Leverage Search Marketing for Demand Intersection

I recently had an interesting discussion with a CMO of a personal computer manufacturing company about how little they were leveraging search marketing.  He told me that their main objective in this recession was to maximize traditional advertising to generate awareness and therefore increase demand for their products.

I told him that was admirable but what are you doing to capture those who are already aware of these types of products? You are not doing anything to leverage the existing demand demonstrated by the millions of searches each month from consumers who are already aware, and are actively looking for information for products like yours.  He seemed stunned by the comment for a moment then asked me to explain what I meant.

I explained that all of your current advertising is generating awareness as is the advertising of your competition.  There are over 10 million searches each month for variations of the phrase laptop and notebook computer this is existing demand and all we have to do it be there with the right message when they are looking for your type of products and services.

These are “hand raisers” or consumers who have explicitly told you they are interested in a laptop or notebook computer.  Many of these are actually using phrases directly related to your brand.  Surely you want to capture those who took the extra step of searching for your specific product.

Companies are too focused on “creating demand” since that is what they have always done.   This is what we now call “faith based marketing” which is spending money to attract consumers and hoping that we have a corresponding increase in sales.

In these trying economic times it is imperative that we “intersect” with the existing demand and ensure we are capturing as much of these opportunities as we can.  Nimble companies are seizing this opportunity already — is it not time for your company to capture your share?

The Web task-oriented environment

The word “search” is a verb and implies to look for something.  Consumers use search engines to find information. In fact, research shows there are only three types of searches that consumers do:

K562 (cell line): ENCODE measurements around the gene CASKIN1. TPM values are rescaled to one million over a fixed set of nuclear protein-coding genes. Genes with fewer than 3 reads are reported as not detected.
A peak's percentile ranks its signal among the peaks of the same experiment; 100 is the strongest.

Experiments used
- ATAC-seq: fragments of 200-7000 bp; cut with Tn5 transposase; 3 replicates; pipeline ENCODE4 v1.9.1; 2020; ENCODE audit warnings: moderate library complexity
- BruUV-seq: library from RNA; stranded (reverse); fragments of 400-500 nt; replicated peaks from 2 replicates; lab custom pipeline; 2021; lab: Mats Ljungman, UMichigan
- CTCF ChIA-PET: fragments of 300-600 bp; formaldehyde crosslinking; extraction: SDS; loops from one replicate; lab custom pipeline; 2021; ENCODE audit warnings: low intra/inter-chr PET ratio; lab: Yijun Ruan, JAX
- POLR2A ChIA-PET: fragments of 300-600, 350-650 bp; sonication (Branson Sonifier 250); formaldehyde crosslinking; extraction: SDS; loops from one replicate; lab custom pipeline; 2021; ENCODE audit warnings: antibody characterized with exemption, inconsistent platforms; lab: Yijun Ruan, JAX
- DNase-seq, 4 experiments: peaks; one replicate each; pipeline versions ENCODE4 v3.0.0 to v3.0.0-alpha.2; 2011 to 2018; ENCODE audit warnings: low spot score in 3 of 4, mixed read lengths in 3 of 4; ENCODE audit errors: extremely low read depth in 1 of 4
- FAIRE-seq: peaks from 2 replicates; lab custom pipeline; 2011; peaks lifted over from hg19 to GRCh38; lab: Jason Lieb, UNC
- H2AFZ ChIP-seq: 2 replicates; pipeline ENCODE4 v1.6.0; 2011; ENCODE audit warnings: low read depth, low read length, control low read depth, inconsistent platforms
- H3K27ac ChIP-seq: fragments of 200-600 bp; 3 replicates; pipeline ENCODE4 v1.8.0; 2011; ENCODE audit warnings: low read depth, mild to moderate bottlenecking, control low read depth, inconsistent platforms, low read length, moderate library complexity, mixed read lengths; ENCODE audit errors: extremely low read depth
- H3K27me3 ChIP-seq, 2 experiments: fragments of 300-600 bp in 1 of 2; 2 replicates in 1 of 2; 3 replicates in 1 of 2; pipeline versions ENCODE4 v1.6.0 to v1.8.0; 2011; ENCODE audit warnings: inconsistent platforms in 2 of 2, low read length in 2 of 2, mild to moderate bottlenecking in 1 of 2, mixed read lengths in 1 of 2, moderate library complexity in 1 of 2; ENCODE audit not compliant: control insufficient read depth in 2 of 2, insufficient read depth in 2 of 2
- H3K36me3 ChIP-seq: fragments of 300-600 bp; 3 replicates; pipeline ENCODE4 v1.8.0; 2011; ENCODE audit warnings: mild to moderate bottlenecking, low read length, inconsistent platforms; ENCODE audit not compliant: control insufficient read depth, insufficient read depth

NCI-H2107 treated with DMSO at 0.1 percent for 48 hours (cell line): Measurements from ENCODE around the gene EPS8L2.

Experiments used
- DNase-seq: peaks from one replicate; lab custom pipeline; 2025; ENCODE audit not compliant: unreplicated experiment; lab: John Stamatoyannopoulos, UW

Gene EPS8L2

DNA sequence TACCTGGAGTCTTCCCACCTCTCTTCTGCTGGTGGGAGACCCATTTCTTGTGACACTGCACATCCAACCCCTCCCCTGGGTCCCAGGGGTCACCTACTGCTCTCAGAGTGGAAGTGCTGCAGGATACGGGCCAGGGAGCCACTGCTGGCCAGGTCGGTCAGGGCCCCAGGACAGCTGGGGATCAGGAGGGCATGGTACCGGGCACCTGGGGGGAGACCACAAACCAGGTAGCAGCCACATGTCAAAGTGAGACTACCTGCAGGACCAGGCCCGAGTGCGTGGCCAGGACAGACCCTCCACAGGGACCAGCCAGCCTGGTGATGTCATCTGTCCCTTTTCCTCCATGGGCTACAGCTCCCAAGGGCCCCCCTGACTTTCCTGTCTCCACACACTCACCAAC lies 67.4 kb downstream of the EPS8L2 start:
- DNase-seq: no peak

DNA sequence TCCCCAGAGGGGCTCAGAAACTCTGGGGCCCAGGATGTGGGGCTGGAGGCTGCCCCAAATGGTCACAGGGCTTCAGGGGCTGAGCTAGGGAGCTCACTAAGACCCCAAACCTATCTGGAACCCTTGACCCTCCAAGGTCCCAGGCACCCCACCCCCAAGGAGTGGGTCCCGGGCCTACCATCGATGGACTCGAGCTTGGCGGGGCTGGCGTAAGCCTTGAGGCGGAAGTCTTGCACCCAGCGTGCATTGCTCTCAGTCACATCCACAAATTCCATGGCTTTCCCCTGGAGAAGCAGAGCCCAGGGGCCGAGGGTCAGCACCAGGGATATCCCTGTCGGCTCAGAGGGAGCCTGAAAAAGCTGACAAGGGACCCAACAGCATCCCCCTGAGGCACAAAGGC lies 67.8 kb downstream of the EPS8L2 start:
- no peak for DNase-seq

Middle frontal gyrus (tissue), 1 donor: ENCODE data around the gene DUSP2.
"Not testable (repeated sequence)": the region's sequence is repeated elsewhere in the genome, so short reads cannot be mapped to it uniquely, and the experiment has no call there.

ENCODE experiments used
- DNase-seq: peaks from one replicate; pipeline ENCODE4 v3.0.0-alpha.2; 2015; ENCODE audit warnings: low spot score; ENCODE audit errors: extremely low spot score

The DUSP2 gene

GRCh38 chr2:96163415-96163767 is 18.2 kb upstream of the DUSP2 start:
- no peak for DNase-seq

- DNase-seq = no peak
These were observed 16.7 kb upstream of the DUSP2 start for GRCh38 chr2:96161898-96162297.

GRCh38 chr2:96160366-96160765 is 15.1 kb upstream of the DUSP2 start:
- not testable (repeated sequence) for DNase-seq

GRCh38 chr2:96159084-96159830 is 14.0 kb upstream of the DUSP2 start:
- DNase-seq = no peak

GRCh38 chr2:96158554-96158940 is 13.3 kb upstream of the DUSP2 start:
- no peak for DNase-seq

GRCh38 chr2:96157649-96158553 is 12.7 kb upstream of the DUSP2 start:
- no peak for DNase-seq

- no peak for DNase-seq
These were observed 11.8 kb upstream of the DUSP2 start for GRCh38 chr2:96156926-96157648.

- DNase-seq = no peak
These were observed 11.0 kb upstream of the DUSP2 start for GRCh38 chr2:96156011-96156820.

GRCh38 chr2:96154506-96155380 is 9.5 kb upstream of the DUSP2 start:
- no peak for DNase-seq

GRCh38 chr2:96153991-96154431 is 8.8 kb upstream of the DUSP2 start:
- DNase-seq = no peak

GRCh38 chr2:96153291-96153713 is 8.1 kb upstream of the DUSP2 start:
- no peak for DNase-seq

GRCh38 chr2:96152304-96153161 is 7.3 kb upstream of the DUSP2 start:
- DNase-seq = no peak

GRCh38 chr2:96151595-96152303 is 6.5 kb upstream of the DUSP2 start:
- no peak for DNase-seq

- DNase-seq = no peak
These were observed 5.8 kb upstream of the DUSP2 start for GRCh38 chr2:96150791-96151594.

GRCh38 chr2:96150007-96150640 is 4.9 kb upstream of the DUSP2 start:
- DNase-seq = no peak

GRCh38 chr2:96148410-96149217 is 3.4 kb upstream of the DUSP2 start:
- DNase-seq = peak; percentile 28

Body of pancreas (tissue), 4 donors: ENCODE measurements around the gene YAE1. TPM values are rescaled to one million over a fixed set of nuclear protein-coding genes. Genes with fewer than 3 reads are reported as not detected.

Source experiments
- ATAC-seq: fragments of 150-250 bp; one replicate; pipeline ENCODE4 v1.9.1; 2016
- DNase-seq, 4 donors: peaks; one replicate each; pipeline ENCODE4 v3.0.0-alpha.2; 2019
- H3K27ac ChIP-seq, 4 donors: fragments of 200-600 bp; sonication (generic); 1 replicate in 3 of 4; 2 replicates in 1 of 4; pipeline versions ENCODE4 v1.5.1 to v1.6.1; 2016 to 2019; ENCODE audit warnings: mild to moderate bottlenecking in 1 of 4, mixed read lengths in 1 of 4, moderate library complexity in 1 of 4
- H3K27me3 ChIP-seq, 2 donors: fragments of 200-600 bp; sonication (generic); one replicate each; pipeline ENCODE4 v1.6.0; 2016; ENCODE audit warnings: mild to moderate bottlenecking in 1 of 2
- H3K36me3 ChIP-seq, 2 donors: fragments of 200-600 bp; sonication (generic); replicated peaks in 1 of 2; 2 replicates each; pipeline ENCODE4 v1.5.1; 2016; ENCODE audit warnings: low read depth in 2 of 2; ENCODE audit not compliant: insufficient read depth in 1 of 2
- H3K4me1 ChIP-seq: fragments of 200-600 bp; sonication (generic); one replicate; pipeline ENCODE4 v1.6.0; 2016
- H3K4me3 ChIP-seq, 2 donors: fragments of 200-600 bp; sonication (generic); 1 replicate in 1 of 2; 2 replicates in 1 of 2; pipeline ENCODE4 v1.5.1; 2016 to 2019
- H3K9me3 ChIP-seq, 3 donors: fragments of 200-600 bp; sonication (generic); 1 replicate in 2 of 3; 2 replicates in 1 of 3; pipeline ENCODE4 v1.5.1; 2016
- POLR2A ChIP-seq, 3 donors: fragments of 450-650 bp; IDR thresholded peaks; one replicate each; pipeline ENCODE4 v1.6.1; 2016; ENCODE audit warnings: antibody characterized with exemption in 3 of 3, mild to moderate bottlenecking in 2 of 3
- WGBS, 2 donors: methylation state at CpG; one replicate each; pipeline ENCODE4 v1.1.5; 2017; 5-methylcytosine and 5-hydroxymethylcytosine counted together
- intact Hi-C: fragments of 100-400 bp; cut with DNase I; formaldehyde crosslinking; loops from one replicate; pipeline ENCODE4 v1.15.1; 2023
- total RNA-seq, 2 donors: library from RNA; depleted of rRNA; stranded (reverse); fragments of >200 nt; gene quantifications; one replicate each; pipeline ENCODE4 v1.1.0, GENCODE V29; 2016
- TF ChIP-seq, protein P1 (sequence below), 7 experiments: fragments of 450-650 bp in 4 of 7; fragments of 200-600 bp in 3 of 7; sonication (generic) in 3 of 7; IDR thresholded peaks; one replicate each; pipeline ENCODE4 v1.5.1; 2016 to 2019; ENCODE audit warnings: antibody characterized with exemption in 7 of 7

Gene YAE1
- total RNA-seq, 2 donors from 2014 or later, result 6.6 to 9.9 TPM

• Navigational searchers want to find a specific Web site (perhaps because they do not know the exact URL), and use queries such as “PADI” or “Beijing City Airport”.
  • Informational searchers want information to answer their questions or to learn about a new subject, and use queries such as “what is scuba” or “green tea diet”.
  • Transactional searchers want to do something (buy something, sign up, enter a contest, and so forth), and use queries such as “Sydney weather” or “discount laptops”.

We need to examine each kind of searcher so that you can reach them with content from your Web site. Understand that real people shift roles all the time the same searcher might enter informational queries to learn about your new product and suddenly decide to use a transactional query to buy it. A clear understanding of the types of searchers and their respective intent will help you reach more searchers with less effort.

This is what turns much of traditional marketing on its head because customers find content themselves, rather than the traditional model of content being carefully placed in front of them (such as with print or TV). In order to be found (and not summarily rejected when the user is dissatisfied with the resulting Web site), you must know what words customers use when they search.

Speaking the Customers’ Language

As already stated, with search marketing we are simply trying to intersect with existing demand.  One problem we face is that “search demand” is in the language of the customer with does not often sync with the language you use on your website to describe your products or services.

If you do not use your customers’ language you provide little value, as your content does not match their mission. By speaking your customers language, you uncover opportunities to find new customers or better serve existing ones.

So, how do you know what language your customers are speaking? Keyword research is the practice of mining various sources of data mixed with intuition and a little brainstorming with a dash of guesswork.

Although searchers are growing more sophisticated each year, the task of actually choosing the words for the query is one of the most difficult parts of searching.  It is especially complex in China where entering characters into a keyboard or a mobile handset is a challenge.  Chinese searchers tend to use fewer variations of keywords than they would in the west.

Develop a Keyword Strategy

The objective your keyword strategy is to identify, prioritize and map a complete set of keywords that best match the business objectives of your company but more importantly, the terms searchers are using to find you.

This process consists of a number of steps each of which is designed to make the case for or against a particular keyword by gathering and examining a variety of data. We suggest that you look at demand volumes provided by the search engines, your current paid search program, conversion metrics, the content you have, your on site search engine database, your competitions website and most importantly conduct searches in Baidu to see how many pages containing those phrases are currently indexed.

Once you have your list, there is no rule on how large or small the list should be, the next step is to understand why a searcher would use that phrase and what type of content they are looking for when they do the search.